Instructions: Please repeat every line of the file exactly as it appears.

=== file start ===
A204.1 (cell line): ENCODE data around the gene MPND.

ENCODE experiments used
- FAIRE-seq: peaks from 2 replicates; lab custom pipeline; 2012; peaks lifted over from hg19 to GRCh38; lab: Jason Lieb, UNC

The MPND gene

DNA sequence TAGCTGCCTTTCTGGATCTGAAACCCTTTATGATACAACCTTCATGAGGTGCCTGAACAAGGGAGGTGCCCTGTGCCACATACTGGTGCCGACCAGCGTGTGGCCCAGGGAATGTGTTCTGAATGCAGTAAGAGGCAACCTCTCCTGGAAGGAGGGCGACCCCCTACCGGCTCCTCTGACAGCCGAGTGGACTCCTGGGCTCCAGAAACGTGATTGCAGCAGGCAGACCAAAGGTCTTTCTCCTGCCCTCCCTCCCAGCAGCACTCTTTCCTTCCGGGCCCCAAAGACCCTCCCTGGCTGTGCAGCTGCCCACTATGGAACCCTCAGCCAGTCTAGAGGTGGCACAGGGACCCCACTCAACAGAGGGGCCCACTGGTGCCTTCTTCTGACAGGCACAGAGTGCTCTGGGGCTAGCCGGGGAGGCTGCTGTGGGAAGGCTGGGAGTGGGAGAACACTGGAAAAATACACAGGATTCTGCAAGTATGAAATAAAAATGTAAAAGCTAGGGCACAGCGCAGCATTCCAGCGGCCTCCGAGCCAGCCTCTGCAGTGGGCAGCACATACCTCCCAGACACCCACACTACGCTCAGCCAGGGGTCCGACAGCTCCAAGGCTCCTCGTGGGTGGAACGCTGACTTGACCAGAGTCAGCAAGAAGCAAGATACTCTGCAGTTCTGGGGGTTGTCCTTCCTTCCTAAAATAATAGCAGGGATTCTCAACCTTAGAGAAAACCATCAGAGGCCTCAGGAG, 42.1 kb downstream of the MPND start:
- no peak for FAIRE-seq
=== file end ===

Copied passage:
A204.1 (cell line): ENCODE data around the gene MPND.

ENCODE experiments used
- FAIRE-seq: peaks from 2 replicates; lab custom pipeline; 2012; peaks lifted over from hg19 to GRCh38; lab: Jason Lieb, UNC

The MPND gene

DNA sequence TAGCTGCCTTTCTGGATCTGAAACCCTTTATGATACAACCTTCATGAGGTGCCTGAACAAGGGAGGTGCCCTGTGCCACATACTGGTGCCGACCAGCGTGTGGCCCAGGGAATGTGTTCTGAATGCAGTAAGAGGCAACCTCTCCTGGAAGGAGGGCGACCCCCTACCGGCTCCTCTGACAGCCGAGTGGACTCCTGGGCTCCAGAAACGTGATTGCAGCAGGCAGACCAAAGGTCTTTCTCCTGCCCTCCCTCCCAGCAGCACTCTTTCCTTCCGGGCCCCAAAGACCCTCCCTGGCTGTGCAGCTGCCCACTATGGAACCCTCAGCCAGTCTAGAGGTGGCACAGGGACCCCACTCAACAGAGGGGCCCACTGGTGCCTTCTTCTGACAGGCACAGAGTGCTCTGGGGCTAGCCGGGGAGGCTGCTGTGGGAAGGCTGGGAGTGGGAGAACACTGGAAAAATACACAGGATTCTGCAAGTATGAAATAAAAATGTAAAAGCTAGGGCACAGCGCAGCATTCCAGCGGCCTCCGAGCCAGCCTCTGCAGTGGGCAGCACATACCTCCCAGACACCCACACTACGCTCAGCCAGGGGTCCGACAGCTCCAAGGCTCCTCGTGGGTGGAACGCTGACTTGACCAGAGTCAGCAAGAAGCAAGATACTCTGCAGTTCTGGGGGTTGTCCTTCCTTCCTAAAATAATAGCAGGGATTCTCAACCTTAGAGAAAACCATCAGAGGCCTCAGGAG, 42.1 kb downstream of the MPND start:
- no peak for FAIRE-seq